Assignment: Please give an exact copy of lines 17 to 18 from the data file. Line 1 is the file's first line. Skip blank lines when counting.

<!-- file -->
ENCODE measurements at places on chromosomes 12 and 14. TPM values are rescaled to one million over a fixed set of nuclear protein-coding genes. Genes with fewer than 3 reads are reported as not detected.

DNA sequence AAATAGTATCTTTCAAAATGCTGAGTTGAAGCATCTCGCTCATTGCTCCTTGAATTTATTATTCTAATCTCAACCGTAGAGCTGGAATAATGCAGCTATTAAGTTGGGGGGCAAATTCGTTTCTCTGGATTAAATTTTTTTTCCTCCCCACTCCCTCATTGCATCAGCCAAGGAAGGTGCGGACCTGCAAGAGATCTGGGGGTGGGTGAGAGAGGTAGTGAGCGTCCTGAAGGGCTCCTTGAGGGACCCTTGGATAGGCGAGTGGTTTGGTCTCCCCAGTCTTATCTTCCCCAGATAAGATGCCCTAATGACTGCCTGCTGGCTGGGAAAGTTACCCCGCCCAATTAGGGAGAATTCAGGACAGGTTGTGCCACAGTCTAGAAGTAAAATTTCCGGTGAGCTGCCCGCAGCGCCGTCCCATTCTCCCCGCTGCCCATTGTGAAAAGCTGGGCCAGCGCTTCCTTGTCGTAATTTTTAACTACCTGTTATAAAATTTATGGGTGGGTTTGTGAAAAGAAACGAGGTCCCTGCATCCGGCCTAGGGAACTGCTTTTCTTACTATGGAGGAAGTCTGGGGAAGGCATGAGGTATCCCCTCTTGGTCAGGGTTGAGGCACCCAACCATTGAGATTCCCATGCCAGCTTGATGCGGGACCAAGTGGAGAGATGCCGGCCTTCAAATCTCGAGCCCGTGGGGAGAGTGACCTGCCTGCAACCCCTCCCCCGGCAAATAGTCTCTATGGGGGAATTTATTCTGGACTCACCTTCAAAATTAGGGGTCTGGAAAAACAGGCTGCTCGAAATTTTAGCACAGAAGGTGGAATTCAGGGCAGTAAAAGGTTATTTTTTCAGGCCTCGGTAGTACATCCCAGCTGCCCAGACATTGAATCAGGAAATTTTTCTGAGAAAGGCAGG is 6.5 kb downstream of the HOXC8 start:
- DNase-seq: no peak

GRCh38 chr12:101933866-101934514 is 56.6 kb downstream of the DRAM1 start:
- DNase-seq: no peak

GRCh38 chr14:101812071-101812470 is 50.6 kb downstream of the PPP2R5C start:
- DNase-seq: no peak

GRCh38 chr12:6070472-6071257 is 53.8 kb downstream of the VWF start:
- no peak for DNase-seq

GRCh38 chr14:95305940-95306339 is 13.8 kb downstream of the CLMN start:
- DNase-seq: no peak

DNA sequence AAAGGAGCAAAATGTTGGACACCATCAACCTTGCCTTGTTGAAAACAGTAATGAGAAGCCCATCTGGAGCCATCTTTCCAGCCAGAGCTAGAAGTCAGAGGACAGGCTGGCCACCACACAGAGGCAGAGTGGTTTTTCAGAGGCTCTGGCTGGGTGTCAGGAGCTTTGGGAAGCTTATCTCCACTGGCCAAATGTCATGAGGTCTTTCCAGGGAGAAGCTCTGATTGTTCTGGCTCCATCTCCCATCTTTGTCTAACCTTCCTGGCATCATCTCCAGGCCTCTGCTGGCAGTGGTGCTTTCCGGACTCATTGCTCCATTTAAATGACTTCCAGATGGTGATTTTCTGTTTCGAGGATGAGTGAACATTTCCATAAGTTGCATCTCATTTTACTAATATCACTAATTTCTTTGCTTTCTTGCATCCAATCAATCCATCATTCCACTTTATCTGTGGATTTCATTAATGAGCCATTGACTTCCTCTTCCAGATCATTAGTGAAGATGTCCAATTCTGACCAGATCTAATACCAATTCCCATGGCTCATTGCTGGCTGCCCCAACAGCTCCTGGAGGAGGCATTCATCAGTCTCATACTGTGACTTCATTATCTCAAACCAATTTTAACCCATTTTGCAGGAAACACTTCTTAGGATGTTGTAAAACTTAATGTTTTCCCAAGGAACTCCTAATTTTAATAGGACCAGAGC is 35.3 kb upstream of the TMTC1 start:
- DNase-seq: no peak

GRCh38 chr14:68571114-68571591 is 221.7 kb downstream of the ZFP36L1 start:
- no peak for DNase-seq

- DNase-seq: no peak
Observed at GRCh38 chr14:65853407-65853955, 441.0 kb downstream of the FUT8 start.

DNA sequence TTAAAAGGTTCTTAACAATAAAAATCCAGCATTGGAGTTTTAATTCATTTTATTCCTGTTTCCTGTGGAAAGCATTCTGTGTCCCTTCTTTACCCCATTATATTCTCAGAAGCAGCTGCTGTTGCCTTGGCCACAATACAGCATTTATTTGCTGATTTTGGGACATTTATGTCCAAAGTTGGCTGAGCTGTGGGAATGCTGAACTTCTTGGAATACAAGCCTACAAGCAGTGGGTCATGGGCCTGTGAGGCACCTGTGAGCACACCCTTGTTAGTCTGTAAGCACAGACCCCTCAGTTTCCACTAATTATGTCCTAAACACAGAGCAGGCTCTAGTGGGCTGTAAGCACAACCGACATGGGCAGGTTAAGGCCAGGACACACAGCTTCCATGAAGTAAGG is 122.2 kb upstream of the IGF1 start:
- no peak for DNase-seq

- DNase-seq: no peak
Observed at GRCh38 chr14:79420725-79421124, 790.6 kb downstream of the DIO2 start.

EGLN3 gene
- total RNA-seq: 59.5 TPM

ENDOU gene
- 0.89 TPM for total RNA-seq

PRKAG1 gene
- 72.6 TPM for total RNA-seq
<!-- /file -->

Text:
Observed at GRCh38 chr14:65853407-65853955, 441.0 kb downstream of the FUT8 start.

DNA sequence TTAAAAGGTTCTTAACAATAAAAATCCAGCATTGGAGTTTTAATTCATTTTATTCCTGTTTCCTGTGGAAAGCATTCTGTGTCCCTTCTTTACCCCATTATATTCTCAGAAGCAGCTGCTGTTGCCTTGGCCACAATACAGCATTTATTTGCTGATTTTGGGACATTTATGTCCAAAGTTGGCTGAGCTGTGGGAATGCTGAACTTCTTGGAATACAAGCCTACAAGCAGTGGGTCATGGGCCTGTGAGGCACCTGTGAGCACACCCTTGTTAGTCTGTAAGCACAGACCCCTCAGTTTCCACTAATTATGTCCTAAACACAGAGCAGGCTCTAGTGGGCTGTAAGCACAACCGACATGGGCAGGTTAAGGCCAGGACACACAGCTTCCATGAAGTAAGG is 122.2 kb upstream of the IGF1 start: